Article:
NBC

What Is Rebecca's Diagnosis On 'This Is Us'? Here's What It Means

Since the end of This Is Us Season 3, fans have been waiting for answers about Rebecca. In the first view of the future, the beloved Pearson matriarch was bedridden, with no awareness of her surroundings. When Randall approached her, he introduced himself with a reminder of who he was, in a manner that suggested this had been standard practice for quite a long time. So, what happened to her? It took almost the whole of Season 4, but the show finally revealed Rebecca’s diagnosis on This Is Us.

Warning: Spoilers for This Is Us Season 4 follow. The initial test Randall took his mother to returned a tentative diagnosis of "possible mild cognitive impairment" (MCI), which is defined by the Mayo Clinic as "the stage between the expected cognitive decline of normal aging and the more serious decline of dementia." But this was not an answer as much as it was a suggested avenue of inquiry. For more conclusive answers — or at least the ability to rule out a few hypotheticals — Rebecca's doctor recommended an MRI.

In Episode 15, "Clouds," those MRI results came back. With her son Kevin and husband Miguel by her side, Rebecca received the first solid lead on her condition.

NBC

Here are the doctor's findings, word for word:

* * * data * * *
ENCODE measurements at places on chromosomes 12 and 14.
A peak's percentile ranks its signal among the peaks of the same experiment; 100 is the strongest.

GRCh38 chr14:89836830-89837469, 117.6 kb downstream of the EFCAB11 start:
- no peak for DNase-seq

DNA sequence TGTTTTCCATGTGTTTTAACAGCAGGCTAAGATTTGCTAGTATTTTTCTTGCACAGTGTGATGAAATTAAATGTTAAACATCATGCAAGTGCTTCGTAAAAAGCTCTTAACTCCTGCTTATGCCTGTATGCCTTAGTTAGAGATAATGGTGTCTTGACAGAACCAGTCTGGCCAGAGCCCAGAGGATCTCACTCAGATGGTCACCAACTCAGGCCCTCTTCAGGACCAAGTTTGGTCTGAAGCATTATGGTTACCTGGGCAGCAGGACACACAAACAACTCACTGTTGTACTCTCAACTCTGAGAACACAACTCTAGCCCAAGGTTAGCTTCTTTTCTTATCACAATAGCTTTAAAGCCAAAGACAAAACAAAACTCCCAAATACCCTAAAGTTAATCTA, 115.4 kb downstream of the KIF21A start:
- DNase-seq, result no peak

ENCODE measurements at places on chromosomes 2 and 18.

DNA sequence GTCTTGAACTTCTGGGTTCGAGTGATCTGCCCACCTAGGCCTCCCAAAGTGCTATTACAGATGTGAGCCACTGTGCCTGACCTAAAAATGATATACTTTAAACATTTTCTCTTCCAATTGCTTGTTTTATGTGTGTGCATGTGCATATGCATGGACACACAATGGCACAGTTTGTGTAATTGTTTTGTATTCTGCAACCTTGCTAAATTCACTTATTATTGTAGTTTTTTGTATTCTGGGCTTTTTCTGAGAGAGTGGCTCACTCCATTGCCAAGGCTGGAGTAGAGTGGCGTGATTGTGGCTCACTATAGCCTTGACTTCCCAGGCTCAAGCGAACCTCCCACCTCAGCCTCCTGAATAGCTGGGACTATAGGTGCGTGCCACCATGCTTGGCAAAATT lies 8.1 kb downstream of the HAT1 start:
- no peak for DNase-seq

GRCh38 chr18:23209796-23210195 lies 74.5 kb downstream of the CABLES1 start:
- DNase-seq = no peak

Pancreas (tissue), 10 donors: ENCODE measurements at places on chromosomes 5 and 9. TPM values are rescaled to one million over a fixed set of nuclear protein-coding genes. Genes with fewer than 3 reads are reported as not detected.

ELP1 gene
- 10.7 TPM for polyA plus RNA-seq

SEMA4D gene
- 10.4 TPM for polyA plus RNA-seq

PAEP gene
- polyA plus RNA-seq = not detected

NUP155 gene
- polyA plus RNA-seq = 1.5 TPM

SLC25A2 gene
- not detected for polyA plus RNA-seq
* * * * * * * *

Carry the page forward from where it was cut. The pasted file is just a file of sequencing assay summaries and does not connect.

The MoCA test ruled out impairment due to stroke or tumor. The brain MRI revealed hippocampal atrophy, which means shrinkage in the memory centers of the brain. We're not making a diagnosis based solely on the MRI. But hippocampal atrophy would support a diagnosis of mild cognitive impairment, likely due to Alzheimer's, suggesting a clear course of action.

Let's break this down: First of all, the "MoCA test" the doctor refers to is the one fans saw Rebecca take during her earlier appointment with Randall in the mid-season premiere. It stands for "Montreal Cognitive Assessment," and was developed in 2005 as a standard gateway screening for those with possible signs of dementia.

As for the findings of the brain MRI, the words "hippocampal atrophy" will most likely be recognizable to anyone with a loved one suffering from Alzheimer's. According to multiple studies published on the National Institutes of Health website: "Hippocampal atrophy on magnetic resonance imaging (MRI) is an early characteristic of Alzheimer's disease."

However, some studies say it's not conclusively Alzheimer's. Shrinkage of the hippocampus is also linked to depression, chronic stress, and epilepsy, as well as other forms of dementia. But, barring Rebecca turning up a rarer form of this family of diseases, it seems Alzheimer's, and the slow decline of Rebecca's memory, is what the family is facing.